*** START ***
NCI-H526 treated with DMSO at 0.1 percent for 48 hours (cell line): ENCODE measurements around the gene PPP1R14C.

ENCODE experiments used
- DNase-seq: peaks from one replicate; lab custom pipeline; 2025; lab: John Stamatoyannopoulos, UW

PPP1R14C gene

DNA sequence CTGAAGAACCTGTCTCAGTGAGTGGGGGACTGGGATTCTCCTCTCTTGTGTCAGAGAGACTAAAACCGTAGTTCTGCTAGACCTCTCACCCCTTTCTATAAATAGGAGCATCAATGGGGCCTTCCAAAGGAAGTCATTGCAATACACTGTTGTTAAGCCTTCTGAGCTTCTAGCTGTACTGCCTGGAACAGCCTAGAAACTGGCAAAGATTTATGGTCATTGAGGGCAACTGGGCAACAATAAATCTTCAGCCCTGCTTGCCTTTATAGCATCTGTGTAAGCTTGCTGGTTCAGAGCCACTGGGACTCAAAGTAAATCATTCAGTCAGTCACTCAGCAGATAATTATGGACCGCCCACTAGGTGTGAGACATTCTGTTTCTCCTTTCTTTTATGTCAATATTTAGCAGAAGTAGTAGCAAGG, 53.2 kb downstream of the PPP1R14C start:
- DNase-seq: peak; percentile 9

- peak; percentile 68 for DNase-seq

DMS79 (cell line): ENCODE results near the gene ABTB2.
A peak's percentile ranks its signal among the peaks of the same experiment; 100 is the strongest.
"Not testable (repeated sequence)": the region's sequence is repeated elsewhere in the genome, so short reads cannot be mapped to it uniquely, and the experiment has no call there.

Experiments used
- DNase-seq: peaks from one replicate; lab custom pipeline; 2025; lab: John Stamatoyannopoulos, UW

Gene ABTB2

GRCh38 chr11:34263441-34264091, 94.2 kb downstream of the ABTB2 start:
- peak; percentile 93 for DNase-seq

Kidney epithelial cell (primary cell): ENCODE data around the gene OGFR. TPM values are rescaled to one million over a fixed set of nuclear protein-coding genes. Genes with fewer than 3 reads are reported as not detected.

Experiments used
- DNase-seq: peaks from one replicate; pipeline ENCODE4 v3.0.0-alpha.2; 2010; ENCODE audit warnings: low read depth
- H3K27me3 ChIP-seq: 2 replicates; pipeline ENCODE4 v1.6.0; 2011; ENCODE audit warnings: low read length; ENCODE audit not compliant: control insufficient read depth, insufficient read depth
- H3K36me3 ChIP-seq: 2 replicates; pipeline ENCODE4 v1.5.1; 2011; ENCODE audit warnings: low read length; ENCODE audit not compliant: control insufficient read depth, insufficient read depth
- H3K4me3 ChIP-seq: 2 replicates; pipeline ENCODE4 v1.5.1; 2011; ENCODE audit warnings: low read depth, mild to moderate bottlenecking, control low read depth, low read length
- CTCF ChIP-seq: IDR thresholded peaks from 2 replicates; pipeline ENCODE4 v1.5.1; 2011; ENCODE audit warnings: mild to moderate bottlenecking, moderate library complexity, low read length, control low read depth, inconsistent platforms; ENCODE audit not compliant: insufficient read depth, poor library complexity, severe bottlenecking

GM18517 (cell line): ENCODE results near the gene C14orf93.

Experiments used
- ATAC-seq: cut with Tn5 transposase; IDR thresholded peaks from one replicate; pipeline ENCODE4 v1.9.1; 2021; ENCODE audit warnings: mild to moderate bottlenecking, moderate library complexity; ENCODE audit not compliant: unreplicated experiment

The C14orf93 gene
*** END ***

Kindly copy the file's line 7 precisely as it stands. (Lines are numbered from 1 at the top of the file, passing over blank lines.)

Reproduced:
- peak; percentile 68 for DNase-seq